An oldie, but a goodie. I want to expand a bit on Al Graham answer.
White balance and middle gray are two totally different things and need different tools.
I. White balance
First of all, the white balance is in reality not a white balance, it is a gray balance. Let me explain.
Any color will turn more or less white given sufficient exposition on the sensor. I am pretty sure we all have experience with some overexposed white sky.
So, you can have a real white point on your image (r255g255b255) but the starting color of that zone could have been any color on the original subject.
Now, when you modify a curve, grabbing it from almost the edge make a tiny adjust in a big shift of the curve (red dot). You have more control, and smoother changes if you adjust the curve from the center (cyan dot).
A lot of cheap "gray cards" are not really gray, it is a bit hard to have a really neutral color.
In my experience, whenever possible, the best white balance target is the main light itself. And I am talking mainly on artificial light and specially defused one.
I use "sun" as the starting point for these settings. Close the diaphragm of the camera (f22), set the camera to the lowest ISO (let's say ISO 100) and take a picture of the softbox. Avoid burned zones.
Now use this image as the white balance target. You are telling the camera that this is the light that is supposed to be white.
This method gets a bit more complicated when you have different light sources or when it is a single spot.
Use then a white target, for example, white paper rated with some whiteness level. It can be your seamless background or an inkjet paper. The closer the whiteness number to 100 the better. Use only matt paper. A glossy one can reflect something from around.
Shot this white targets underexposed so they are close to middle gray on your target photo.
Avoid any paper that has some time on the shelf, because paper turns yellow after some time due to oxidation. Avoid paper that has to be on direct sunlight because it can be burned the same way. I prefer a "fresh" white paper than an old "pro gray target".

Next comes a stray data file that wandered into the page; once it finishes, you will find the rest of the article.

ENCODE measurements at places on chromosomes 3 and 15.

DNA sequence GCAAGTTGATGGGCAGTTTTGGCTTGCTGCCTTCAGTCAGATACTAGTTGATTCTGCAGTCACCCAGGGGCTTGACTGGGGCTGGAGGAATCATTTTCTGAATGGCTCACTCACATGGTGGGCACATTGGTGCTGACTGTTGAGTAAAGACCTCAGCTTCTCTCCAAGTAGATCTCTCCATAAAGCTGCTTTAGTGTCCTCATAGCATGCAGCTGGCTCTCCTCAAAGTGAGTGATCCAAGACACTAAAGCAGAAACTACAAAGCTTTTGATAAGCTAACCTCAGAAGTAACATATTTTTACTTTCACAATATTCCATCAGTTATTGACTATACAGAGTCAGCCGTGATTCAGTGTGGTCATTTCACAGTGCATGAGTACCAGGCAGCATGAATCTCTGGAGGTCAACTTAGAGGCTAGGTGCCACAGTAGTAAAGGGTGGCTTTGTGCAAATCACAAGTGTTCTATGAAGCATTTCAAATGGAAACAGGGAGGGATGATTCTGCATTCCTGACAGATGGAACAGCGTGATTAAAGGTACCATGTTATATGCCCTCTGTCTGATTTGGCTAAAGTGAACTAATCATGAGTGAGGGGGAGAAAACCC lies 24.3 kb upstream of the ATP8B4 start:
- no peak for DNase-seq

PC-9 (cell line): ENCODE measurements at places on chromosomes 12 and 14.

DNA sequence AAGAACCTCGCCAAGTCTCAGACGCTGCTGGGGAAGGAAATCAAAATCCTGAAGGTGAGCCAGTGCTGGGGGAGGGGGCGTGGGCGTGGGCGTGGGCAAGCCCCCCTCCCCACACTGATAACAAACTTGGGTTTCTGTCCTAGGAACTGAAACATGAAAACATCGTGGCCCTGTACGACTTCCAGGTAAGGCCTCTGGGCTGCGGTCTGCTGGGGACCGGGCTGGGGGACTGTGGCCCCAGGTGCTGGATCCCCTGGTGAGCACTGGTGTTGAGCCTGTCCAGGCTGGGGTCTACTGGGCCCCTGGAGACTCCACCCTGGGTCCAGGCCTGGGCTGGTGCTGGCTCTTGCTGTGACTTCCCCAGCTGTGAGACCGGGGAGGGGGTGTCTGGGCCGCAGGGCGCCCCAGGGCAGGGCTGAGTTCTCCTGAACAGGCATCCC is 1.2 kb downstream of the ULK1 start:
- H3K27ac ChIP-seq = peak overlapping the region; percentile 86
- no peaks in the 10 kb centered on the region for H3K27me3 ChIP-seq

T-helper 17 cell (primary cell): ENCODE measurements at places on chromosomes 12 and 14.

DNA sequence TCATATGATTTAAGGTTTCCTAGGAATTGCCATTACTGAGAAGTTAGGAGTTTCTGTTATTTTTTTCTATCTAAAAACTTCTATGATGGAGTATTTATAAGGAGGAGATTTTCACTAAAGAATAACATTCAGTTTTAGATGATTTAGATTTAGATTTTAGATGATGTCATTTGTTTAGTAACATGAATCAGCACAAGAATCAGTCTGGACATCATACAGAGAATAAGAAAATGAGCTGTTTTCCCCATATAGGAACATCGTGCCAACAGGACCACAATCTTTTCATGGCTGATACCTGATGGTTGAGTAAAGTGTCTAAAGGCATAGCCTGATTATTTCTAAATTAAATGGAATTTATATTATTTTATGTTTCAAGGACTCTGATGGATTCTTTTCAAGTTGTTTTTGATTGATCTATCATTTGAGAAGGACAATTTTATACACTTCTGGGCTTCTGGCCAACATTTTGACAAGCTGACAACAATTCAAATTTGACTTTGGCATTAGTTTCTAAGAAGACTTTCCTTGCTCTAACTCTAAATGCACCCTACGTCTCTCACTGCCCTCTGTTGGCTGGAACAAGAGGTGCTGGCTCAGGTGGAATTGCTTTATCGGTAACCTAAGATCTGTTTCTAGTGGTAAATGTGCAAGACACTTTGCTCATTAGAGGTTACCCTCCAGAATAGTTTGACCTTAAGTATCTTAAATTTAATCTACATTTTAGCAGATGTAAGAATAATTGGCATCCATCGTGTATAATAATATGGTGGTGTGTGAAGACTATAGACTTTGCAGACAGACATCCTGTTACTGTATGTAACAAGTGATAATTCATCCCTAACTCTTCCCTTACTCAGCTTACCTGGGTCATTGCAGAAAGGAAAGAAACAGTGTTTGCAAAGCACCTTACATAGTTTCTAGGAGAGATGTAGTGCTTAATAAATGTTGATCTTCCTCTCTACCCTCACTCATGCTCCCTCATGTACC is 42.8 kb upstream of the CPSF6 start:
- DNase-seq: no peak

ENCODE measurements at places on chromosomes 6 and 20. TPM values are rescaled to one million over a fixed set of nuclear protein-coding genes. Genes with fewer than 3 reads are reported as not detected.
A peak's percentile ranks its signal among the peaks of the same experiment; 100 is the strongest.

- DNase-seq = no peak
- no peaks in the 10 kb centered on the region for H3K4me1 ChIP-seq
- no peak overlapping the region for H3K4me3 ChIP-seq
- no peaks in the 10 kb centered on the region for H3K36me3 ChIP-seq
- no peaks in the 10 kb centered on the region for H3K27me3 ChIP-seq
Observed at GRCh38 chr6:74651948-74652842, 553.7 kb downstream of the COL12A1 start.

II. Middle "gray"
This can be a bit more tricky but at the same time, you have many more options to play with.
To have an exposure reading you could:
Use an incident light lightmeter (The ones with a white dome).
There are some domes that can be attached to either a smartphone or even a camera itself to act as a lightmeter.
Use the histogram.
Use the palm of the hand (pretty much inaccurate because there are many skin tones, even in the palm of the hands).
Use some zone system to measure the scene.
Rely on the auto-exposure values, using the shutter priority mode on your camera, and replicate that on a manual mode.
Using a cheap gray card.
Using a white paper as a reference and readjust the values.
I must say that almost any method must be tested and calibrated.
As I am a fan of DIY let me explain how to use a simple white piece of paper as a gray card.
Take a close up of a white paper on the defined light condition using an auto exposure mode. (Use continuous light)
Viewing the histogram you should see a clear zone in the middle of the graph. If the paper was uniformly lit, the graph should be narrow.
- Now, change the settings on the camera to overexpose the exact same shot, let's say 3, 4, 5 steps. If you had, for example, a shutter speed of 1/200s, overexpose using 1/25s. The point is to push this graph to almost the extreme right of the histogram without burning it.
You can do this to the dark side, doing the inverse. Make some tests, use the aperture for fine tunning your tests, for example to 2 2/3 or 3 1/3 exposure changes.
You will now know that if you use a similar simple white paper, you can overexpose an auto mode reading 3 stops more to have an accurate reading for example.
After these tests, you now will know, not only a way to use a simple piece of paper, but you have a method of knowing the dynamic range of your camera. You could find that your camera has better dynamic range and you can push the reading more stops.
But I must say that using a card to measure exposition is sometimes not the best method, because it is strongly dependant on the angle of incidence of the light.
For example, if the light is a frontal one, it will bounce a lot of light, if the light comes from a side it will receive a lot less light, but a 3D subject, like a person's face, will receive a lot of light on that side of the face.
Putting the card on an angle is necessary, probably in a middle angle between the light and the lens.